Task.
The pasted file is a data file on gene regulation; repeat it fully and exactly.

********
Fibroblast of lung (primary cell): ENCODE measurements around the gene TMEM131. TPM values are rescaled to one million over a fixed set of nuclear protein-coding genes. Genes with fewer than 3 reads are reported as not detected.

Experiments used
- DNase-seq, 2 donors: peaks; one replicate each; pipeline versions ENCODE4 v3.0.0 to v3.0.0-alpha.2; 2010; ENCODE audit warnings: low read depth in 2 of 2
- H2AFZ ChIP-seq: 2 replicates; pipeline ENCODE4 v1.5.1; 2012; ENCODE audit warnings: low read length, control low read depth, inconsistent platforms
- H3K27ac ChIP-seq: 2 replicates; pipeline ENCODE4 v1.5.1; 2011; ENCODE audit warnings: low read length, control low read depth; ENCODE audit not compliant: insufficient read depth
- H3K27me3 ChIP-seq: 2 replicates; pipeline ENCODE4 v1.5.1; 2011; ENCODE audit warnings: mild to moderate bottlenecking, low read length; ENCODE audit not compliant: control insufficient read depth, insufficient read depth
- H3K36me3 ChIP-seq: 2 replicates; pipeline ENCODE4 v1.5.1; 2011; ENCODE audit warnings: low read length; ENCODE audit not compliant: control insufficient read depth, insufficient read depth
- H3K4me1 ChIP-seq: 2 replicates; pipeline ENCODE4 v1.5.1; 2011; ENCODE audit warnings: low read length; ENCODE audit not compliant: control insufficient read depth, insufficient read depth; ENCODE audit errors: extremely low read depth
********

Fibroblast of lung (primary cell): ENCODE measurements around the gene TMEM131. TPM values are rescaled to one million over a fixed set of nuclear protein-coding genes. Genes with fewer than 3 reads are reported as not detected.

Experiments used
- DNase-seq, 2 donors: peaks; one replicate each; pipeline versions ENCODE4 v3.0.0 to v3.0.0-alpha.2; 2010; ENCODE audit warnings: low read depth in 2 of 2
- H2AFZ ChIP-seq: 2 replicates; pipeline ENCODE4 v1.5.1; 2012; ENCODE audit warnings: low read length, control low read depth, inconsistent platforms
- H3K27ac ChIP-seq: 2 replicates; pipeline ENCODE4 v1.5.1; 2011; ENCODE audit warnings: low read length, control low read depth; ENCODE audit not compliant: insufficient read depth
- H3K27me3 ChIP-seq: 2 replicates; pipeline ENCODE4 v1.5.1; 2011; ENCODE audit warnings: mild to moderate bottlenecking, low read length; ENCODE audit not compliant: control insufficient read depth, insufficient read depth
- H3K36me3 ChIP-seq: 2 replicates; pipeline ENCODE4 v1.5.1; 2011; ENCODE audit warnings: low read length; ENCODE audit not compliant: control insufficient read depth, insufficient read depth
- H3K4me1 ChIP-seq: 2 replicates; pipeline ENCODE4 v1.5.1; 2011; ENCODE audit warnings: low read length; ENCODE audit not compliant: control insufficient read depth, insufficient read depth; ENCODE audit errors: extremely low read depth